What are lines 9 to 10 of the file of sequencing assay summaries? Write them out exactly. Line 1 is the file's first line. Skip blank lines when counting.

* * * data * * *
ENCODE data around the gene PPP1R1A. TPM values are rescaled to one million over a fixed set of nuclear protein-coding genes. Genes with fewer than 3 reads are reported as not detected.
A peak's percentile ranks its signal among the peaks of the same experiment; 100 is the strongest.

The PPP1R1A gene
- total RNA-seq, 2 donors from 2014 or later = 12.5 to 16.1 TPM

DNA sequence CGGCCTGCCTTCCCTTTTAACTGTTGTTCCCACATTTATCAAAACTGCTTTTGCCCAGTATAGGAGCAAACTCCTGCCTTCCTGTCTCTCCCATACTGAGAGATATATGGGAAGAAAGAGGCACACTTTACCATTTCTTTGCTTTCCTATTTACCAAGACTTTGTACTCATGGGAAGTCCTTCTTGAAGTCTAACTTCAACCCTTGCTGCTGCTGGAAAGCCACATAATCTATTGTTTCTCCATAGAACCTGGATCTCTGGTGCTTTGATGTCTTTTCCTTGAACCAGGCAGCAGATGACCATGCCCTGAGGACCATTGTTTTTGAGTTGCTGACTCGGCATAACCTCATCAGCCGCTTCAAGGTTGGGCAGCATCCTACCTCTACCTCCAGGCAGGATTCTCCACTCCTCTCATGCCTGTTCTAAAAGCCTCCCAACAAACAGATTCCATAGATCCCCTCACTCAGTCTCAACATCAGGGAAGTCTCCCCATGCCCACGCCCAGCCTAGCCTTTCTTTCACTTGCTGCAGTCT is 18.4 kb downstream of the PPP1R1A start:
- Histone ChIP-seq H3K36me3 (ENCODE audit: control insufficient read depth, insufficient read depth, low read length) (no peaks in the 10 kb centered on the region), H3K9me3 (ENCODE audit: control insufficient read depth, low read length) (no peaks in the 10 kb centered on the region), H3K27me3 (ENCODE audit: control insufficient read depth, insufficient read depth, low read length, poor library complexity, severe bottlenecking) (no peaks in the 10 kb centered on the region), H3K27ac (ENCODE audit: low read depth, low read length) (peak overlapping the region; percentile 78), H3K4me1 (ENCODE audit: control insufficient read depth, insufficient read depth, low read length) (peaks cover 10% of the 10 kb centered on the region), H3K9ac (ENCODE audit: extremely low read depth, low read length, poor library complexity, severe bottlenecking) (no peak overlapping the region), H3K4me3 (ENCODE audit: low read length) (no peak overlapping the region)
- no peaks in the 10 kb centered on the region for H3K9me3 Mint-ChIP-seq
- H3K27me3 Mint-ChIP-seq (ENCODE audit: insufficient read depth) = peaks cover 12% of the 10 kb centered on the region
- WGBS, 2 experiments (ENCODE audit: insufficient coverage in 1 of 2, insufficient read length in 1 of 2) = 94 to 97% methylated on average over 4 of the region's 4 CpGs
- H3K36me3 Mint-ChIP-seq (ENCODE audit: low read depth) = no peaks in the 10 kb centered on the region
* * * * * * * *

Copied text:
- WGBS, 2 experiments (ENCODE audit: insufficient coverage in 1 of 2, insufficient read length in 1 of 2) = 94 to 97% methylated on average over 4 of the region's 4 CpGs
- H3K36me3 Mint-ChIP-seq (ENCODE audit: low read depth) = no peaks in the 10 kb centered on the region